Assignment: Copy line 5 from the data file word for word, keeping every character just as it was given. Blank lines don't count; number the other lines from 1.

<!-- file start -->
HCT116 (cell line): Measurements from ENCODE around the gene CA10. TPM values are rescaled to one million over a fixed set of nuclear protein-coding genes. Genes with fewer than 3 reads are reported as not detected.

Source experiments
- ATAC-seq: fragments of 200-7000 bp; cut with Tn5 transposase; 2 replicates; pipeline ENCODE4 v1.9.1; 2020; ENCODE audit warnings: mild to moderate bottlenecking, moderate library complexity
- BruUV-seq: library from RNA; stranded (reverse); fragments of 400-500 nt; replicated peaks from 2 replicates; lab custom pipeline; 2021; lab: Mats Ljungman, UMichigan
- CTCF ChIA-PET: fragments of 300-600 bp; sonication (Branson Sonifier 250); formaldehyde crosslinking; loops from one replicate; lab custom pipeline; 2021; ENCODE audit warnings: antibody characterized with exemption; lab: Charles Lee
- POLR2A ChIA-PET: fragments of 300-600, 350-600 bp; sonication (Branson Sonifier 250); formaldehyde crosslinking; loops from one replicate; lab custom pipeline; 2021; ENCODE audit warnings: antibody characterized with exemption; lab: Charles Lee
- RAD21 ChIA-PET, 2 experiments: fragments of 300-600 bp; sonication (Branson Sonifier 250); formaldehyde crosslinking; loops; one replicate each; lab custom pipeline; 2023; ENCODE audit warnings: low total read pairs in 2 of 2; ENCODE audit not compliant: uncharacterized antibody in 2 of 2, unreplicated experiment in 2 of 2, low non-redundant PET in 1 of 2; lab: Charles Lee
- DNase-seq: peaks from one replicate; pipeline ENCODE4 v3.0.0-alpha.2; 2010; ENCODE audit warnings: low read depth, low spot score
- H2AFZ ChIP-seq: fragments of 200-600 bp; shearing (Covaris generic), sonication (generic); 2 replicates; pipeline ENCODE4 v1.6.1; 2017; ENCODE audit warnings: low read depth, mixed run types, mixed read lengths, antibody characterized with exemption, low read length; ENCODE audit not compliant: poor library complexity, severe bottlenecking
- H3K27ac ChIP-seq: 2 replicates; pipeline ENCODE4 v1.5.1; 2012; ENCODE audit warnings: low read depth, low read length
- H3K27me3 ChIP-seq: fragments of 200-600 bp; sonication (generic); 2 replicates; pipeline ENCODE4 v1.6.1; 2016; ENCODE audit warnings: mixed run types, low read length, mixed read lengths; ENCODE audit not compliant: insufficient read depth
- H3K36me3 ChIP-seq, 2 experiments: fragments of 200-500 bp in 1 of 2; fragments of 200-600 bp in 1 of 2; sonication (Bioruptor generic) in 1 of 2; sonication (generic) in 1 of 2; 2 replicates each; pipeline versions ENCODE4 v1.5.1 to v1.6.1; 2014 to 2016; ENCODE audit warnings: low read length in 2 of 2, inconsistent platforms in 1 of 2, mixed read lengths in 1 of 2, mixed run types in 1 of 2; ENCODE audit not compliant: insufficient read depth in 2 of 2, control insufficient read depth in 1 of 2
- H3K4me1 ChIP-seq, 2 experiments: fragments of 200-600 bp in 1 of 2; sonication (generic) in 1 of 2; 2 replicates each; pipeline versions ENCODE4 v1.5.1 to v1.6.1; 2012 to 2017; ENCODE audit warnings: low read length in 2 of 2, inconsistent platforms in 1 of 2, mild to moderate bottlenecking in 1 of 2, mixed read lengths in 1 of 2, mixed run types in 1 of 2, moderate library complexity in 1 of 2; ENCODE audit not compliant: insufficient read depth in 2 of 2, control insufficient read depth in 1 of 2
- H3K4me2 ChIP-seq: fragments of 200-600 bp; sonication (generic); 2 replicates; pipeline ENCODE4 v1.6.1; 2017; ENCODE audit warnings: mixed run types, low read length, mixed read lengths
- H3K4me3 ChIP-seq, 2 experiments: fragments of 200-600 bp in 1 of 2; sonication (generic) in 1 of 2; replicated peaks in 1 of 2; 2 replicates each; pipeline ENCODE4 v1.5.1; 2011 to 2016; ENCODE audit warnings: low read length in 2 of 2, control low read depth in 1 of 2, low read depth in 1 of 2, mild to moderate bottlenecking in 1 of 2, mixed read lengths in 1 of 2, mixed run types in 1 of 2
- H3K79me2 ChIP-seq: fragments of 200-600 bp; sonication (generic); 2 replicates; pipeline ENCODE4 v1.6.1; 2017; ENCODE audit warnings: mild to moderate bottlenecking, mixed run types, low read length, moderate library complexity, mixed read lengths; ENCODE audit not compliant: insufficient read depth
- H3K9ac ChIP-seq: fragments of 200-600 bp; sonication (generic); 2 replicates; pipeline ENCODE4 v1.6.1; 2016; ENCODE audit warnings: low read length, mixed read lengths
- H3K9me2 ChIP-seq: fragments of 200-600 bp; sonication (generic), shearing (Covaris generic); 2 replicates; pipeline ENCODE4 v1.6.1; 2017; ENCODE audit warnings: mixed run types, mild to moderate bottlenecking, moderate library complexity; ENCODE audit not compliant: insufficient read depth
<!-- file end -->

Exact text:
- CTCF ChIA-PET: fragments of 300-600 bp; sonication (Branson Sonifier 250); formaldehyde crosslinking; loops from one replicate; lab custom pipeline; 2021; ENCODE audit warnings: antibody characterized with exemption; lab: Charles Lee